These days there’s insurance for, well, just about everything – houses, cars, holidays, pets… Some people hoard insurance like canned food come the apocalypse, others choose to wing it and face the consequences should they come. If you’re a property investor, odds are you’re in it for the financial security. You want your investment to be a success. But if you intend to rent it out, you’ll be trusting someone else to take care of it – and that comes with risks.
So, what is landlord insurance?
Basically, it covers you for the common risks associated with renting your property out.
- Theft or burglary by tenants
- Damage or vandalism to your property by tenants
- Loss of rent due to tenant default
- Legal expenses involved in evicting a tenant
If you don’t have landlord insurance, you’ll be liable for repair costs to your property should your tenants (or their guests) cause damage. While you can minimise the risks of this happening by putting prospective tenants through a rigorous screening process, it’s not only malicious tenants who cause damage.
Accidents do happen.
And if a renter is injured while staying on your property, you could be up for hundreds of thousands of dollars in liability claims.
Then there’s the risk of your tenant defaulting on their rent payments. The majority of tenants are sincere people who pay their rent on time every month, but even honest people hit difficult times—especially during economic downturns. You may be relying on their rent for income or using it to cover your borrowing expenses. Either way, can you afford to cover any periods for loss of rent?
What to look for in a reliable landlord insurance policy
As with any insurance policy, terms and conditions, what’s covered and not covered and the excess that applies if you make a claim, vary. So it’s important you shop around and get the best policy for your needs.
3 things to consider...
The more you pay, the larger the chunk deducted from your rental income. On the other hand, the cheapest insurance policies don’t always provide the best value for money. You want to consider the price and what the provider is willing to cover.
The cost of landlord insurance varies between territories and states. And some postcodes come with a higher risk factor (and therefore higher price tag). Insurers have to weigh up several factors when setting their price, including crime stats for the local area and the risk of natural disaster.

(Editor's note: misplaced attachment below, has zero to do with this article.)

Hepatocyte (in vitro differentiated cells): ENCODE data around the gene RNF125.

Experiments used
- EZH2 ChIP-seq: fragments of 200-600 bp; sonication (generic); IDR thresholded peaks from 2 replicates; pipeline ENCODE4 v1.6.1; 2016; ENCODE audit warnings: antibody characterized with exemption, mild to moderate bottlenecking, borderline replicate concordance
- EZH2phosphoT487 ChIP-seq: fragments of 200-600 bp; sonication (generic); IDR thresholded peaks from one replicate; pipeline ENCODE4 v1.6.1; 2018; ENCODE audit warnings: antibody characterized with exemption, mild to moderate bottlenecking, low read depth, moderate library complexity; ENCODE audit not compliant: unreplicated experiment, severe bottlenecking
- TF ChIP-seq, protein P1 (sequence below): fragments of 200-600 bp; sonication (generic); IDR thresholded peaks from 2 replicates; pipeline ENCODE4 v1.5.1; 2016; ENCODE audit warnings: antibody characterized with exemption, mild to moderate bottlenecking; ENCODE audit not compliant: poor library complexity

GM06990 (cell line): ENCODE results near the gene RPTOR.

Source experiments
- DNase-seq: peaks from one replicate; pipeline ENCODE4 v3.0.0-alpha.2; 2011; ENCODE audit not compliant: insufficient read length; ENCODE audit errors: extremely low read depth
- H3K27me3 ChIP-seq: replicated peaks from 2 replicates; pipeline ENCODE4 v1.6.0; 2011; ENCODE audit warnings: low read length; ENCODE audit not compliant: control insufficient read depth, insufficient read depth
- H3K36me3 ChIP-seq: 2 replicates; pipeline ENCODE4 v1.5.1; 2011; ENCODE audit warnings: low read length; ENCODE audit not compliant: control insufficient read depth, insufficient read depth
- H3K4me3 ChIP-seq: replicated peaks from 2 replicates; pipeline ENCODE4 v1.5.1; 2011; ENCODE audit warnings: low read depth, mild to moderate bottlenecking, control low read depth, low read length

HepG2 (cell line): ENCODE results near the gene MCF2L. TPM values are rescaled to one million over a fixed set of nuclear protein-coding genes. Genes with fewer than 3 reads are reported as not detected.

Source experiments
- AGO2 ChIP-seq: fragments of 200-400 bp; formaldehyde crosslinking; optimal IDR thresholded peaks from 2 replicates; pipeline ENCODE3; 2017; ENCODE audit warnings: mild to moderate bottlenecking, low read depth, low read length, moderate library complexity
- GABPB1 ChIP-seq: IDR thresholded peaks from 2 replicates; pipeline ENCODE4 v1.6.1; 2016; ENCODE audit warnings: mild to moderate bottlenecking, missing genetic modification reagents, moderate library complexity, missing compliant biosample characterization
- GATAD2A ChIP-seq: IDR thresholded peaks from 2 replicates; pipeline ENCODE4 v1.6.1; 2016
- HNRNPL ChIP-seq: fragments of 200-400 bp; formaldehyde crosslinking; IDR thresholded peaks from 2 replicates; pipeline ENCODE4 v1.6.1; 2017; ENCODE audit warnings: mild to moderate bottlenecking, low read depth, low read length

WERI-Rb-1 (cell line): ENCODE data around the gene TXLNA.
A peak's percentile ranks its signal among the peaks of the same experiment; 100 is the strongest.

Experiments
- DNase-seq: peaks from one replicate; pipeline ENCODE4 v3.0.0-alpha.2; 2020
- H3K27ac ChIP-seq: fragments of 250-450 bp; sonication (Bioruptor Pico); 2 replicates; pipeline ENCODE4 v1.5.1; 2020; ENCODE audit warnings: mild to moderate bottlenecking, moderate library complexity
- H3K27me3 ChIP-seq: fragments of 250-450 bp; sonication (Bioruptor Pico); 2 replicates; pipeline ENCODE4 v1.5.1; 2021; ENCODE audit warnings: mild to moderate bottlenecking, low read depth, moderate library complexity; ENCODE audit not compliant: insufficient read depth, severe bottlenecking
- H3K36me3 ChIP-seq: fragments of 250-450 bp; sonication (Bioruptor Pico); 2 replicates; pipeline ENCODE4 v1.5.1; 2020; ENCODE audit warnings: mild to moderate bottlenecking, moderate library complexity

The good news is, landlord insurance isn’t overly expensive and because it’s an investment expense, it’s tax deductible.
- Inclusions and Exclusions
Unfortunately (as some unlucky landlords have already discovered like those involved in the NSW and Queensland floods recently), it pays to make sure you have the right inclusions. You want to make sure every aspect of your investment is protected.
So, when shopping around you might like to check each policy for the following:
- Damage caused by natural disasters (especially the ones prone to the area your property is located in)
- Loss of rent and any restrictions (like weekly rent limits)
- Damage caused by tenants, guests or their pets
- Theft or burglary by tenants (or guests)
- Public liability cover for injury to someone (including yourself) while visiting the property
- Legal costs associated with a tenant’s eviction
- Extras and incentives
If you’re struggling to decide between a few policies – see what extras they offer. Some policies cover re-letting expenses after a tenant eviction, replacement of keys and locks, or even tax audit insurance. These added extras could be the small difference to help sway your decision.
Questions to consider when choosing your landlord insurance policy...
The key to finding the right insurance policy is making sure it covers your individual needs. This means looking at the circumstances of your property and assessing its risks.
Some of the questions you may like to keep in mind are:
1. Do you need specialist insurance?
For example, strata titles need strata insurance (otherwise known as body corporate insurance). This is mandatory for every Australian state, however the legislative requirements can vary. Strata insurance is different to normal landlord insurance because you have to be covered for ‘common property’ under the management of a strata title or body corporate entity.
- If you’re renting your property out furnished, does the policy cover you for contents insurance?
And are there any circumstances for which your policy doesn’t cover your content? (Remember, the risk for damage to contents is greater when a property is rented out).
- Will you let your tenant keep pets?
In some states, you’re not allowed to refuse pets without a valid reason (this will be the case in Victoria in 2018 under new rental laws). In which case, does the policy cover you for accidental damage caused by pets?
4. Are there specific risks your property needs to be covered for?
For example, it may be located in a high-burglary or flood-risk zone.
Landlord insurance in a nutshell…
Some landlords live in the hope that nothing untoward will happen to their rental property. But it’s a risk given all the things that can go wrong. Even reliable tenants can make mistakes and cause you financial headaches.
Put simply, landlord insurance is one of the factors that could make or break the financial success of your property investment.